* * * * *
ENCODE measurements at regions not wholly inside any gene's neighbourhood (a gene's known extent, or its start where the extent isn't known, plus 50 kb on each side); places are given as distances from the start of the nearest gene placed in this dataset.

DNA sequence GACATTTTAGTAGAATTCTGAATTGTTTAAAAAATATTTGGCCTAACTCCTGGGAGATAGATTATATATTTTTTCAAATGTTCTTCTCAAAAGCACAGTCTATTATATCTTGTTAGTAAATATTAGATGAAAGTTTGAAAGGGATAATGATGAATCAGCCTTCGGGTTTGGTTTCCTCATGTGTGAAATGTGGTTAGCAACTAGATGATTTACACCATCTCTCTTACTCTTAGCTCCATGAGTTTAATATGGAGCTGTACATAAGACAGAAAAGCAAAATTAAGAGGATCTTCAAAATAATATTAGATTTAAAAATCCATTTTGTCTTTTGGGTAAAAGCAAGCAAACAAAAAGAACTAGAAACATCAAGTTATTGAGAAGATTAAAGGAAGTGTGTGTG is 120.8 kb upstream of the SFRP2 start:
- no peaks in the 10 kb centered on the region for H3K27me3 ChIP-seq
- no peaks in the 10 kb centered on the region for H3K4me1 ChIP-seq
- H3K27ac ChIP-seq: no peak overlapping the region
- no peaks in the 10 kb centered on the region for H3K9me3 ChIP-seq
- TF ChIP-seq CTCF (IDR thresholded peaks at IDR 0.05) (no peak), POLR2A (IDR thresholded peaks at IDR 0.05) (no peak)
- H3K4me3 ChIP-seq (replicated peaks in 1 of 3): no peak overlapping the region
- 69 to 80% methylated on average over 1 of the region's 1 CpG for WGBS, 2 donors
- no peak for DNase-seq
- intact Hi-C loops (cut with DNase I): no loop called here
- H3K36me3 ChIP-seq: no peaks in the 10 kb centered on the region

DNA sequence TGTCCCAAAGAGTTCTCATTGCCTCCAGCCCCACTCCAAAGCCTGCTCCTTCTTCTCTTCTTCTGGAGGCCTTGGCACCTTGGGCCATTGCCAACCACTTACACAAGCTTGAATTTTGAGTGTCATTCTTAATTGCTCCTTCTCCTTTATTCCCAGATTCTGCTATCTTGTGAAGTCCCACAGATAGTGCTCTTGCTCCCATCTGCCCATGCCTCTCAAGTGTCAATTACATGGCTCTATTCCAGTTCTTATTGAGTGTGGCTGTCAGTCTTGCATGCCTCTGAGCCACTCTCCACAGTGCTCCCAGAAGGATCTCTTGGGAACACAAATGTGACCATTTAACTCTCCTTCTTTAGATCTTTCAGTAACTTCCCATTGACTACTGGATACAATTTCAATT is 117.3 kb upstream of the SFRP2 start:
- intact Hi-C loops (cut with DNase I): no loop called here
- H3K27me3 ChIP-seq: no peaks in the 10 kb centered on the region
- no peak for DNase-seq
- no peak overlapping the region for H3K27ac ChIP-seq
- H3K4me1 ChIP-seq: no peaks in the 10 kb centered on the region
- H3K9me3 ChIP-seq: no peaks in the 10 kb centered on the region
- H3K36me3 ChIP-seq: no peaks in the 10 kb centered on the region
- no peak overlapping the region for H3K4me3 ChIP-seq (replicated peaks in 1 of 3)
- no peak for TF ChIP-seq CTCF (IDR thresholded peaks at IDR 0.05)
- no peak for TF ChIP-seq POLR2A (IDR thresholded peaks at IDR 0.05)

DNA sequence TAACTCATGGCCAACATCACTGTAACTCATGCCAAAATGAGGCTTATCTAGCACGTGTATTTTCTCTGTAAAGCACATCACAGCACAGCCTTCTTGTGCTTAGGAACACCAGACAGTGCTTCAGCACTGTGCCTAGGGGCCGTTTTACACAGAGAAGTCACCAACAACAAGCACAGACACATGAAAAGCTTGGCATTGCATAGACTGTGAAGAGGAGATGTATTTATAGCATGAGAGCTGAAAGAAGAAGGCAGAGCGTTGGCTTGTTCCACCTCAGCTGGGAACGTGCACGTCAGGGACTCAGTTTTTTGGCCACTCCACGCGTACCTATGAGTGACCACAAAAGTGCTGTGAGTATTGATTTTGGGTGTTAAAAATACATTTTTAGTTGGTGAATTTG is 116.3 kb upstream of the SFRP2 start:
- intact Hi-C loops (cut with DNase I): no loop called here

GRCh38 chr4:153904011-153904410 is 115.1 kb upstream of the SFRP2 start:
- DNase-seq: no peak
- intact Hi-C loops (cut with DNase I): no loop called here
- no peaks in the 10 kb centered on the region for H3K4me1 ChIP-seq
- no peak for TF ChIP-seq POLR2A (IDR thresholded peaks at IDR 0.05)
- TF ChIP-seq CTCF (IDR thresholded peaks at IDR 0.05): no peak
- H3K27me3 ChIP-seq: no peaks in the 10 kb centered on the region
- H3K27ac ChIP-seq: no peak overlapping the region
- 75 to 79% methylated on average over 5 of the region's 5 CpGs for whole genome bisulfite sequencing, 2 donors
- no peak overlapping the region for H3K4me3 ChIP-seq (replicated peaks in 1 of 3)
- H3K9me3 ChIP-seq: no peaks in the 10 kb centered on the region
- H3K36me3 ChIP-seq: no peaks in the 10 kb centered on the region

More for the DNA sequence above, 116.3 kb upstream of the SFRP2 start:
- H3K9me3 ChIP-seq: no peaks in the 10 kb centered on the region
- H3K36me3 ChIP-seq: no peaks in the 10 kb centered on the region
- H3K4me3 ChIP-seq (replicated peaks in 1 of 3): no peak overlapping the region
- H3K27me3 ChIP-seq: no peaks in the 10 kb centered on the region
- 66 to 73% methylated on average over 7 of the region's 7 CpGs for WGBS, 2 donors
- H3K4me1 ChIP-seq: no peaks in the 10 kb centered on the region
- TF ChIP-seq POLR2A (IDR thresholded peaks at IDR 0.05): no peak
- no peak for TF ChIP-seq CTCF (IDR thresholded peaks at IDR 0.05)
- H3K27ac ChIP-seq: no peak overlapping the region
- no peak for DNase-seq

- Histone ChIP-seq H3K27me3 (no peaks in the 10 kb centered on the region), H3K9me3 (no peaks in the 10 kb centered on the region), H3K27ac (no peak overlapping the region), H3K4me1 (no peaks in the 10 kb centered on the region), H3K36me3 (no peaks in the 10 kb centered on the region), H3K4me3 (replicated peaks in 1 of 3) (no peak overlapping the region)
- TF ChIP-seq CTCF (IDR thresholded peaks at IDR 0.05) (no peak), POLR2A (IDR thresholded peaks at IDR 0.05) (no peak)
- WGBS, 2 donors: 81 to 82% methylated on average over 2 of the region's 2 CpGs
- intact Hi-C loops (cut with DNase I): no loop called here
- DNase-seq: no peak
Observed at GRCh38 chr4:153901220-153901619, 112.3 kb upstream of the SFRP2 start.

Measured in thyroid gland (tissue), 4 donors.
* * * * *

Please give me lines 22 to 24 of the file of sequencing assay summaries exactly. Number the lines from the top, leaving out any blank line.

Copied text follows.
- no peak for TF ChIP-seq CTCF (IDR thresholded peaks at IDR 0.05)
- no peak for TF ChIP-seq POLR2A (IDR thresholded peaks at IDR 0.05)

DNA sequence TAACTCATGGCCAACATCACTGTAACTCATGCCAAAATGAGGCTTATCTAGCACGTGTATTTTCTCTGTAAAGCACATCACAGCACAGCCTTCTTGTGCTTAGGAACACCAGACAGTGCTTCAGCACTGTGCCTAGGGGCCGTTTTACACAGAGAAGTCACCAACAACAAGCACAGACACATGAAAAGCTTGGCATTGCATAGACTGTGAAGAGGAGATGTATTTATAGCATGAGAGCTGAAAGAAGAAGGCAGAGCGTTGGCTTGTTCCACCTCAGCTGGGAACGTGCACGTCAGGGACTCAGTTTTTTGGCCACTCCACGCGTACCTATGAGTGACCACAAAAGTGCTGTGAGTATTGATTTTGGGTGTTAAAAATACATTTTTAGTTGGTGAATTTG is 116.3 kb upstream of the SFRP2 start: